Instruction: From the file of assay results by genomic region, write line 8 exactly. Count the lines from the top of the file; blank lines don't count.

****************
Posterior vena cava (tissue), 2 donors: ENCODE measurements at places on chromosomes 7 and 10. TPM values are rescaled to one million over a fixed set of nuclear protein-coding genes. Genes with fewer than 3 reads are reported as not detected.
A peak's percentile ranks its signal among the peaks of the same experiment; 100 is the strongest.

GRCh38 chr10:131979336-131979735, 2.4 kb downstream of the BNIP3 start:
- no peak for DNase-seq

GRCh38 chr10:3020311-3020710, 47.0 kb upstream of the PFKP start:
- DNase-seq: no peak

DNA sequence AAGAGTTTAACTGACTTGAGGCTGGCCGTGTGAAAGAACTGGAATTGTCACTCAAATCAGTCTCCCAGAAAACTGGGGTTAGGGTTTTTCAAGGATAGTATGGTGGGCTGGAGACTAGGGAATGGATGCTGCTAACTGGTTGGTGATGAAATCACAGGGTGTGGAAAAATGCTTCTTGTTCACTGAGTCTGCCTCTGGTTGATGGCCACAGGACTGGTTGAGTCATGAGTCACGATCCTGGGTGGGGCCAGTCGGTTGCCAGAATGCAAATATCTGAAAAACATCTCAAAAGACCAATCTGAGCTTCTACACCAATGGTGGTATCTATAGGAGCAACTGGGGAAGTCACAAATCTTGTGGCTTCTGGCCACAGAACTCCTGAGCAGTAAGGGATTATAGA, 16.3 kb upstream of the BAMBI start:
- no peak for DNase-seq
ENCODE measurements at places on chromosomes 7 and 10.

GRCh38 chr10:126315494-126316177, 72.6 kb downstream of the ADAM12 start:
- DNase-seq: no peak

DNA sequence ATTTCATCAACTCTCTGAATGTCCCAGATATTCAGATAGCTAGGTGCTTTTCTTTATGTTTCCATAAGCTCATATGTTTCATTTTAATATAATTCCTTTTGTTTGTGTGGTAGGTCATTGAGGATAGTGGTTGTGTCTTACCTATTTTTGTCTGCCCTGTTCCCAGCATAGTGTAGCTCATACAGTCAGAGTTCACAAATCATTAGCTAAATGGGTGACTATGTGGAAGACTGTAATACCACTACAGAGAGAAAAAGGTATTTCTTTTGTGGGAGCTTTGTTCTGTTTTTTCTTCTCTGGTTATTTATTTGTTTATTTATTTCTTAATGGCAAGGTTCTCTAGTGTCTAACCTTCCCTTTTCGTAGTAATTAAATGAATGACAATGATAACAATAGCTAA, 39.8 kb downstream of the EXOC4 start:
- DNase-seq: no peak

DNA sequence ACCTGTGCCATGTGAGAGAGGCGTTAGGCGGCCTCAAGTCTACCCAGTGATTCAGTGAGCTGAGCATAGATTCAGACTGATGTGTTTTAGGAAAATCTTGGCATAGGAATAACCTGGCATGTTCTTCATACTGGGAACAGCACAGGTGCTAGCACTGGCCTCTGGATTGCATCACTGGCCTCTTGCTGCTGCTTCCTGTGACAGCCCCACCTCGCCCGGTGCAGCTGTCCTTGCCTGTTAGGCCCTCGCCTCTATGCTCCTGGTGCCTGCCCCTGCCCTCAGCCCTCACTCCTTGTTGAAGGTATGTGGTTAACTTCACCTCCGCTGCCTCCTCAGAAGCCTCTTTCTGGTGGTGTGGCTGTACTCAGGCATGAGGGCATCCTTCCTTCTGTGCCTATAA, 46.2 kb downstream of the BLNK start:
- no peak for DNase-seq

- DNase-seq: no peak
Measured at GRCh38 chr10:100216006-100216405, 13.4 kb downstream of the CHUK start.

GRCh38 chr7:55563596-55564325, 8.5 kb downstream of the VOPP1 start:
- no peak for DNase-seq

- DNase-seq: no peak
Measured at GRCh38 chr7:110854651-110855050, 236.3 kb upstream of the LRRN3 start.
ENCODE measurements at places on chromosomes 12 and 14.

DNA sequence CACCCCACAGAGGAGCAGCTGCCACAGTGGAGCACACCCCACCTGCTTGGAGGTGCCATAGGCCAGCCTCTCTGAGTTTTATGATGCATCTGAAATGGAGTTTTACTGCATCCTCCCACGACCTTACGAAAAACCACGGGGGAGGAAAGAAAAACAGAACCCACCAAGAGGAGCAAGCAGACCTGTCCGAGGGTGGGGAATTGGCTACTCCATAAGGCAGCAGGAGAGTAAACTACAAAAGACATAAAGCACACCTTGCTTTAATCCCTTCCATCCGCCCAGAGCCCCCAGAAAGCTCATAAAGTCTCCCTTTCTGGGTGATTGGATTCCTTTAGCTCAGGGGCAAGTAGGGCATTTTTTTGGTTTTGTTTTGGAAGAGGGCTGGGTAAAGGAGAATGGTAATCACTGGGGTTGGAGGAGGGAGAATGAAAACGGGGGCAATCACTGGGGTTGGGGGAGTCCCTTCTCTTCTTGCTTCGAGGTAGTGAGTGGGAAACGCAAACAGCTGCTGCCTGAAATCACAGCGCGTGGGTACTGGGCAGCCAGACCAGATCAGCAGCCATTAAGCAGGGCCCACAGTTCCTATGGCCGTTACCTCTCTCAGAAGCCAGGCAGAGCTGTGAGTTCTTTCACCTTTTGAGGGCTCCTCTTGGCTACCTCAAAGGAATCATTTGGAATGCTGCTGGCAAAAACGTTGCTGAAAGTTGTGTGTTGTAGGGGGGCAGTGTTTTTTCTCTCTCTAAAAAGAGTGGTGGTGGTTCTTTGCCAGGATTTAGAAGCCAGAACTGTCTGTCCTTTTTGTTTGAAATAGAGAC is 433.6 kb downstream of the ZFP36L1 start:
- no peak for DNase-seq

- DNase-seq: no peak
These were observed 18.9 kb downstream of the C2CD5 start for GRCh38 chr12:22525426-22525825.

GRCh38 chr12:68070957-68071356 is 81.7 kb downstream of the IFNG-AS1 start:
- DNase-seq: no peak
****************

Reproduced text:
- no peak for DNase-seq